Some more varieties that can work as viable options when making inventory choices to meet the dairy obligations at your grocery store include: plant-based dairy category items, like almond-based cheese, soy-based milk, soy-based cheese, and rice-based milk. Any of these would be classed as a separate variety because they differ as product types and have different main ingredients. Additionally, having items like cow’s milk-based soft cheese and cow’s milk-based hard cheese can also help you quickly bring your stock up to the criteria because these are considered different varieties from each other. You definitely don’t want to be caught selling liquor.
More items on the Criteria A list you can choose to sell include: butter substitute (like margarine), powdered milk, cow milk-based infant formula, goat cheese, and goat milk.
If you Receive a letter that calls your dairy inventory into question, a store inspection is probably how the red flag got raised. Such inspections are conducted by USDA contractors (these are not employees of the USDA) who go around checking into stores and are paid for each inspection they accomplish. They employ a simple checklist and question the store managers or store owners.
One of their main goals in the inspection is to get photos of the shop’s inventory and to complete a rather simple inventory report. The inventory report groups your inventory into the four staple food segments: (1) dairy, (2) fruits and vegetables, (3) breads and cereals, and (4) meats and protein. The inspector is asked to simply check off the amount of different varieties that they see on your store shelves, and write down the quantity of units that they saw on display.
When the contractors finish these reports, a program at the USDA peruses it thoroughly and flags inventory deficiencies they find (such as insufficient dairy inventory). Then, they mail you a letter. In the letter, the USDA will ask that you show them documentation to prove that the store was indeed stocking sufficient varieties and SKU counts of approved dairy inventory products. You can furnish copies of invoices or other paperwork, but keep in mind, you have to show them that those purchases were made within 21 days of the store visit.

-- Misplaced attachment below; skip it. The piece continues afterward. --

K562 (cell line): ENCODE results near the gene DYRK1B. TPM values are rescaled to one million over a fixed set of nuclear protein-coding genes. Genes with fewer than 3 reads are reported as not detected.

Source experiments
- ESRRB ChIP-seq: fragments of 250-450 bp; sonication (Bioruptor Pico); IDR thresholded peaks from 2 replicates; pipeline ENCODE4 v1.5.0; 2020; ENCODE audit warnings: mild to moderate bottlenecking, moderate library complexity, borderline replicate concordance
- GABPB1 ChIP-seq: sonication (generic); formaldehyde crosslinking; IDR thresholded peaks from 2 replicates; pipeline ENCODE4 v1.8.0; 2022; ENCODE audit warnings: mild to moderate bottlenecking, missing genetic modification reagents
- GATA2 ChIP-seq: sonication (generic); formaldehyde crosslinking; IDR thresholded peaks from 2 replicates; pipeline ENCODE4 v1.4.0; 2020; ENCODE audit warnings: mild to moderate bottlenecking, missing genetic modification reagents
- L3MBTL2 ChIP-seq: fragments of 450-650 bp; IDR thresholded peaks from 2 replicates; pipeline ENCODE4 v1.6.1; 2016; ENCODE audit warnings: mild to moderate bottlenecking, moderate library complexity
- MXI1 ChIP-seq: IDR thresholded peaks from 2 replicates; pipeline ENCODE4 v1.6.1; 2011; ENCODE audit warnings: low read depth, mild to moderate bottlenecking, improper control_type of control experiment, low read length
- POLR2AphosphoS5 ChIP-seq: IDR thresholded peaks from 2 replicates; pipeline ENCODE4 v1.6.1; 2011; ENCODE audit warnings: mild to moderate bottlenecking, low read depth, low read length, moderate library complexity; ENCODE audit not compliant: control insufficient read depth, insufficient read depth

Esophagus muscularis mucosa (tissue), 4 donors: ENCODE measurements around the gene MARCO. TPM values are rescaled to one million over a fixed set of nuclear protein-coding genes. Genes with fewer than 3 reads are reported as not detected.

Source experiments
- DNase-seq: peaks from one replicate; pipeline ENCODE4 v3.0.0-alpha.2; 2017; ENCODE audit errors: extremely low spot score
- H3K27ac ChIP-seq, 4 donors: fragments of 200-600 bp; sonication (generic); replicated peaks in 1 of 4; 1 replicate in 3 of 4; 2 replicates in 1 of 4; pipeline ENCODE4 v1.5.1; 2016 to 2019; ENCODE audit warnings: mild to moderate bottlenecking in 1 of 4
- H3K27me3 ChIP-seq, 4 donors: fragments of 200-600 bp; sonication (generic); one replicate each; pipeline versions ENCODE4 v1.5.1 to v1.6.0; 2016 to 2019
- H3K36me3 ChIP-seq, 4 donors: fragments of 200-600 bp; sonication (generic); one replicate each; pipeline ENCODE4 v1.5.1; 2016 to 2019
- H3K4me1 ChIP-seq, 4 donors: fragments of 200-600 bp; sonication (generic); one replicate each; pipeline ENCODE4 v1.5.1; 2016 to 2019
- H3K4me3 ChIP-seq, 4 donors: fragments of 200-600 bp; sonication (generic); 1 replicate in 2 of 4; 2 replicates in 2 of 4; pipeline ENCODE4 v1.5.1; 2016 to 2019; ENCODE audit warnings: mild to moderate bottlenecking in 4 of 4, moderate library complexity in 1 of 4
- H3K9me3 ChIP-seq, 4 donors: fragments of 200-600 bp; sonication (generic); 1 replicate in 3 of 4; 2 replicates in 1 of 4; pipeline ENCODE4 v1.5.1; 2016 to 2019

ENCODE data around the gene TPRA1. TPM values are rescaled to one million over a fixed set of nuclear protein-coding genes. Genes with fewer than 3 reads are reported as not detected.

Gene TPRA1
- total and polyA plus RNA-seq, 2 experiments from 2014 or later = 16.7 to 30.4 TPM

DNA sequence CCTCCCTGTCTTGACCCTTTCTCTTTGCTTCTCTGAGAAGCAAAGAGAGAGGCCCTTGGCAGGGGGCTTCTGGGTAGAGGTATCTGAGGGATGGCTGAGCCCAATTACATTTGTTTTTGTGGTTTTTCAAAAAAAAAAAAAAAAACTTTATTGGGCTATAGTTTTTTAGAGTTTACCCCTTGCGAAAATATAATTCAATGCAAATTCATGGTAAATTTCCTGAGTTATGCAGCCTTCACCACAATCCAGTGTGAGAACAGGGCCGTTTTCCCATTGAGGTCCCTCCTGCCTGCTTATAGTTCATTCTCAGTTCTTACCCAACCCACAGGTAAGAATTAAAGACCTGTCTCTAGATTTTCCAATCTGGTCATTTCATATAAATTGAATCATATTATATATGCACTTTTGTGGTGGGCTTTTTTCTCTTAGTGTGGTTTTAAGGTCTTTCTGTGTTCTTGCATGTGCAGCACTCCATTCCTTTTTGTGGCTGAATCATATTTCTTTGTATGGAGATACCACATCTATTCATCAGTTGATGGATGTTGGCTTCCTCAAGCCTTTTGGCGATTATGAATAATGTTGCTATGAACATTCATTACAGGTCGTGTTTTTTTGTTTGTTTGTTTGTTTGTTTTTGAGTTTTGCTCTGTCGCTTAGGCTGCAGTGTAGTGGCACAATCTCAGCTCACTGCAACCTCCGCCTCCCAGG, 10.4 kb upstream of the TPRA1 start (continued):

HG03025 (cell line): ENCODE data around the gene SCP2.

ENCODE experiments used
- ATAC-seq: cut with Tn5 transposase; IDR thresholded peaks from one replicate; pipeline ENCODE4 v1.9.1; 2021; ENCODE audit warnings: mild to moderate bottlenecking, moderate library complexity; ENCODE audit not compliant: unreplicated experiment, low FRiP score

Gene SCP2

What Happens After Receiving a Letter
If your store relies heavily upon EBT sales, or needs the additional revenue in the coming weeks or months, the action you can take is to reach out to our firm. You can get in touch with us by phone at 1-833-SNAP-LAW. We are armed with the expertise to properly handle these matters and win your case, and the USDA staff know us. We will collect all of the records that will help the USDA to grant your authorization, and we will pull together the brief to present the case of why your store must be authorized. Our Attorneys will also review your entire application to make sure that the Department will have no good reason to reject it for other causes.
If you choose to deal with the response on your own, do understand that, if the USDA denies your application, you will be obligated to wait at least 6 months before you will be eligible to refile. You stand to miss out on months of revenue at your place of business, so be very sure that you have documented your inventory as meticulously as possible.
We can give you a free consultation, and we are available to answer any of your pressing questions about the process.